Although the memory bus 103 is shown in FIG. 1 as a relatively simple, single bus structure providing a direct communication path among the processors 101, the main memory 102, and the I/O bus interface 105, in fact the memory bus 103 may comprise multiple different buses or communication paths, which may be arranged in any of various forms, such as point-to-point links in hierarchical, star or web configurations, multiple hierarchical buses, parallel and redundant paths, or any other appropriate type of configuration. Furthermore, while the I/O bus interface 105 and the I/O bus 104 are shown as single respective units, the computer system 100 may in fact contain multiple I/O bus interface units 105 and/or multiple I/O buses 104. While multiple I/O interface units are shown, which separate the system I/O bus 104 from various communications paths running to the various I/O devices, in other embodiments some or all of the I/O devices are connected directly to one or more system I/O buses.

The computer system 100 depicted in FIG. 1 has multiple attached terminals 121, 122, 123, and 124, such as might be typical of a multi-user “mainframe” computer system. Typically, in such a case the actual number of attached devices is greater than those shown in FIG. 1, although the present invention is not limited to systems of any particular size. The computer system 100 may alternatively be a single-user system, typically containing only a single user display and keyboard input, or might be a server or similar device which has little or no direct user interface, but receives requests from other computer systems (clients). In other embodiments, the computer system 100 may be implemented as a personal computer, portable computer, laptop or notebook computer, PDA (Personal Digital Assistant), tablet computer, pocket computer, telephone, pager, automobile, teleconferencing system, appliance, or any other appropriate type of electronic device.

The network 130 may be any suitable network or combination of networks and may support any appropriate protocol suitable for communication of data and/or code to/from the computer system 100 and the server 132. In various embodiments, the network 130 may represent a storage device or a combination of storage devices, either connected directly or indirectly to the computer system 100. In an embodiment, the network 130 may support Infiniband. In another embodiment, the network 130 may support wireless communications. In another embodiment, the network 130 may support hard-wired communications, such as a telephone line or cable. In another embodiment, the network 130 may support the Ethernet IEEE (Institute of Electrical and Electronics Engineers) 802.3x specification. In another embodiment, the network 130 may be the Internet and may support IP (Internet Protocol).

In another embodiment, the network 130 may be a local area network (LAN) or a wide area network (WAN). In another embodiment, the network 130 may be a hotspot service provider network. In another embodiment, the network 130 may be an intranet. In another embodiment, the network 130 may be a GPRS (General Packet Radio Service) network. In another embodiment, the network 130 may be a FRS (Family Radio Service) network. In another embodiment, the network 130 may be any appropriate cellular data network or cell-based radio network technology. In another embodiment, the network 130 may be an IEEE 802.11B wireless network. In still another embodiment, the network 130 may be any suitable network or combination of networks. Although one network 130 is shown, in other embodiments any number (including zero) of networks (of the same or different types) may be present.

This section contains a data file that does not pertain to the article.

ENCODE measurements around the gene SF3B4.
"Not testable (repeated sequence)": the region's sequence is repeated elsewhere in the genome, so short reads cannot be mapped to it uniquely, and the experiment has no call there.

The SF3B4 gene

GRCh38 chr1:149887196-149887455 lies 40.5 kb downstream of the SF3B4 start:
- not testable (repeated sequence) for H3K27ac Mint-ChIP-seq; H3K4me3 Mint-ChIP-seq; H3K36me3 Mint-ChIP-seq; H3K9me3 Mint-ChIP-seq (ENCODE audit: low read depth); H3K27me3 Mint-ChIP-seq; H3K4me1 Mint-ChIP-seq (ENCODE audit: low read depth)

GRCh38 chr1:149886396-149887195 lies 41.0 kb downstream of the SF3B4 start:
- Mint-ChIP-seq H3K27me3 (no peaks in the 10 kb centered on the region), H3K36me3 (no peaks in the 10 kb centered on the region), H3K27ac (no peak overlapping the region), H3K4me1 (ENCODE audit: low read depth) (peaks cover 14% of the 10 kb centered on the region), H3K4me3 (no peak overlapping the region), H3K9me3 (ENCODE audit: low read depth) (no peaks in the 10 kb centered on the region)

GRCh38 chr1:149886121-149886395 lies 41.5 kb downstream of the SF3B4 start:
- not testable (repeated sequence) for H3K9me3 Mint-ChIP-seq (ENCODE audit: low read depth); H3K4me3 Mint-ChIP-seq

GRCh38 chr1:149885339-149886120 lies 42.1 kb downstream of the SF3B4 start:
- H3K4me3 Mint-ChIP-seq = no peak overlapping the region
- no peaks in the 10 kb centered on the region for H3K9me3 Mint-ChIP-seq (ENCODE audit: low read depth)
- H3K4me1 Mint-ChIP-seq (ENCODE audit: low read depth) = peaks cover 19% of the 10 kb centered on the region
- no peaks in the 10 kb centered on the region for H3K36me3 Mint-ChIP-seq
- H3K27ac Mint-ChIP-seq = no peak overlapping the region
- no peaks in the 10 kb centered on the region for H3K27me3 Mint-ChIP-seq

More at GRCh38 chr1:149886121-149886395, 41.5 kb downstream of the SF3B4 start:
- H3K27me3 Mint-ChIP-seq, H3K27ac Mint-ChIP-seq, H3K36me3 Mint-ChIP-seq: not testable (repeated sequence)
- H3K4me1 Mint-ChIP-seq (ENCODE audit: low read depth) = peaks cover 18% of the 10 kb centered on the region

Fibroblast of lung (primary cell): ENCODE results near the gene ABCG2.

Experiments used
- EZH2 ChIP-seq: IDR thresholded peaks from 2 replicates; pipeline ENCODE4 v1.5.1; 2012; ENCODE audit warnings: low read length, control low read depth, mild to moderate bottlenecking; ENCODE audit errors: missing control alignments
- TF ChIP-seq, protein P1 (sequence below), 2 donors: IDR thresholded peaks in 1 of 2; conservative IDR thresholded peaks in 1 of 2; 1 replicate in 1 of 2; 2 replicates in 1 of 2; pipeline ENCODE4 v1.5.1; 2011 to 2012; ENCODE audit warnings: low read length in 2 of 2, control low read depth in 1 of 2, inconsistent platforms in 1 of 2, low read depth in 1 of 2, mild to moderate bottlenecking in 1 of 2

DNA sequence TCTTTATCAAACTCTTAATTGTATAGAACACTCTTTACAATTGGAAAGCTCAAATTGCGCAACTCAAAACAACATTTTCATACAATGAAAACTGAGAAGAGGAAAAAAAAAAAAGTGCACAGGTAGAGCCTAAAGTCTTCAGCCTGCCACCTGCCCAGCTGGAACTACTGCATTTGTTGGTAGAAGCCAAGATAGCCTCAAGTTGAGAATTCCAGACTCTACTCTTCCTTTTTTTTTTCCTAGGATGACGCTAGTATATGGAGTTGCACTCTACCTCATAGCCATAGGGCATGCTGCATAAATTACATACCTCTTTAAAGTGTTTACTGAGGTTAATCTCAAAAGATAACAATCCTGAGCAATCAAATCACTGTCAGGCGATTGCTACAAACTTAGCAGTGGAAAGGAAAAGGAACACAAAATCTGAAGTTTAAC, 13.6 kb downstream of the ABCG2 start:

The server 132 generates the activation code 135 and provides it to the hypervisor 136. The server 132 is further described below with reference to FIG. 2. In another embodiment, the hypervisor 136 generates the activation code 135, and the server 132 is optional, not present, or not used.

FIG. 1 is intended to depict the representative major components of the computer system 100, the network 130, and the server 132 at a high level; individual components may have greater complexity than represented in FIG. 1; components other than or in addition to those shown in FIG. 1 may be present; and the number, type, and configuration of such components may vary. Several particular examples of such additional complexity or additional variations are disclosed herein; it being understood that these are by way of example only and are not necessarily the only such variations.

The various software components illustrated in FIG. 1 and implementing various embodiments of the invention may be implemented in a number of manners, including using various computer software applications, routines, components, programs, objects, modules, data structures, etc., referred to hereinafter as “computer programs,” or simply “programs.” The computer programs typically comprise one or more instructions that are resident at various times in various memory and storage devices in the computer system 100, and that, when read and executed by one or more processors 101 in the computer system 100, cause the computer system 100 to perform the steps necessary to execute steps or elements comprising the various aspects of an embodiment of the invention.

Moreover, while embodiments of the invention have and hereinafter will be described in the context of fully-functioning computer systems, the various embodiments of the invention are capable of being distributed as a program product in a variety of forms, and the invention applies equally regardless of the particular type of signal-bearing medium used to actually carry out the distribution. The programs defining the functions of this embodiment may be delivered to the computer system 100 and the server 132 via a variety of signal-bearing media, which include, but are not limited to: